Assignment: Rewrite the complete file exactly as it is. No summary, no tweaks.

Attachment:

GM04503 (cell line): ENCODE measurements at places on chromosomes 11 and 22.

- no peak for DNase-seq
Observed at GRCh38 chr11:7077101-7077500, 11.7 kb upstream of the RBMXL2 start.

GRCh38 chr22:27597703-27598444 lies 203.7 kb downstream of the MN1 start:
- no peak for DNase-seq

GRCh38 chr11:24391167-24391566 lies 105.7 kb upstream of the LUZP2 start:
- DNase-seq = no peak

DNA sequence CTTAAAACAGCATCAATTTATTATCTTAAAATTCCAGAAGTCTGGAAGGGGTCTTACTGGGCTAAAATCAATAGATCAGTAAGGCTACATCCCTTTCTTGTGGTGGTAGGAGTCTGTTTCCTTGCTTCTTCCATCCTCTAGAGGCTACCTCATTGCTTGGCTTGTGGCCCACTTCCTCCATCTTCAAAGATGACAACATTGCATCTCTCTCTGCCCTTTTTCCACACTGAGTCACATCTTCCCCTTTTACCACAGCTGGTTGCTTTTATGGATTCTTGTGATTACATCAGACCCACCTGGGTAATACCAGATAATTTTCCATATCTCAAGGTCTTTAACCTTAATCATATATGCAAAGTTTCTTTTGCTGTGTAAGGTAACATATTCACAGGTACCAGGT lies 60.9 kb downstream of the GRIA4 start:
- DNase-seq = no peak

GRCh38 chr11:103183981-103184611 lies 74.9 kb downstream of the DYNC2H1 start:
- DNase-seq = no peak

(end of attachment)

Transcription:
GM04503 (cell line): ENCODE measurements at places on chromosomes 11 and 22.

- no peak for DNase-seq
Observed at GRCh38 chr11:7077101-7077500, 11.7 kb upstream of the RBMXL2 start.

GRCh38 chr22:27597703-27598444 lies 203.7 kb downstream of the MN1 start:
- no peak for DNase-seq

GRCh38 chr11:24391167-24391566 lies 105.7 kb upstream of the LUZP2 start:
- DNase-seq = no peak

DNA sequence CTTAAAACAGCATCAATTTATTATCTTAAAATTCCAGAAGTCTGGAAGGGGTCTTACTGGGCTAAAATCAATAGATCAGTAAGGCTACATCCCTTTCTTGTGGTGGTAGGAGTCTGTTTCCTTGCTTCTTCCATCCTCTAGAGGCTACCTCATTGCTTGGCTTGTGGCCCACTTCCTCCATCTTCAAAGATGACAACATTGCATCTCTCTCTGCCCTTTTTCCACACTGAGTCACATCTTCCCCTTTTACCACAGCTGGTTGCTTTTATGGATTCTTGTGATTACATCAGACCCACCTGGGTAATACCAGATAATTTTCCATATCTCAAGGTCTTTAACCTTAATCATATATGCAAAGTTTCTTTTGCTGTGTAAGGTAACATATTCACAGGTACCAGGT lies 60.9 kb downstream of the GRIA4 start:
- DNase-seq = no peak

GRCh38 chr11:103183981-103184611 lies 74.9 kb downstream of the DYNC2H1 start:
- DNase-seq = no peak